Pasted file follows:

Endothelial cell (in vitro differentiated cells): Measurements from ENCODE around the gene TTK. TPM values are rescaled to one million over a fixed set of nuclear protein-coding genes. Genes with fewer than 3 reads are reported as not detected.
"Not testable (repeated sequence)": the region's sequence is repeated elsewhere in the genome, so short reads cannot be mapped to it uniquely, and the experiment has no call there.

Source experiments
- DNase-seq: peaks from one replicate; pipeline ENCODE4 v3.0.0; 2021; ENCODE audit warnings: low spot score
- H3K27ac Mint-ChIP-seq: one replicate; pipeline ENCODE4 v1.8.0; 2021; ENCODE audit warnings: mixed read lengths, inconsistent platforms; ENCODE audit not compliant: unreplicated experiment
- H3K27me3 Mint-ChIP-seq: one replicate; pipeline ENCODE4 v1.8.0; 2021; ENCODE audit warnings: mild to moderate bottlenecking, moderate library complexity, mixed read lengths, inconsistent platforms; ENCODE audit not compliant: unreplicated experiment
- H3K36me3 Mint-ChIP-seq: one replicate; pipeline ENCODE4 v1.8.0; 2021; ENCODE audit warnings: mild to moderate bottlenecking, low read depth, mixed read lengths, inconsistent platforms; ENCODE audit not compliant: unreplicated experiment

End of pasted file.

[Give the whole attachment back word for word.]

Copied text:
Endothelial cell (in vitro differentiated cells): Measurements from ENCODE around the gene TTK. TPM values are rescaled to one million over a fixed set of nuclear protein-coding genes. Genes with fewer than 3 reads are reported as not detected.
"Not testable (repeated sequence)": the region's sequence is repeated elsewhere in the genome, so short reads cannot be mapped to it uniquely, and the experiment has no call there.

Source experiments
- DNase-seq: peaks from one replicate; pipeline ENCODE4 v3.0.0; 2021; ENCODE audit warnings: low spot score
- H3K27ac Mint-ChIP-seq: one replicate; pipeline ENCODE4 v1.8.0; 2021; ENCODE audit warnings: mixed read lengths, inconsistent platforms; ENCODE audit not compliant: unreplicated experiment
- H3K27me3 Mint-ChIP-seq: one replicate; pipeline ENCODE4 v1.8.0; 2021; ENCODE audit warnings: mild to moderate bottlenecking, moderate library complexity, mixed read lengths, inconsistent platforms; ENCODE audit not compliant: unreplicated experiment
- H3K36me3 Mint-ChIP-seq: one replicate; pipeline ENCODE4 v1.8.0; 2021; ENCODE audit warnings: mild to moderate bottlenecking, low read depth, mixed read lengths, inconsistent platforms; ENCODE audit not compliant: unreplicated experiment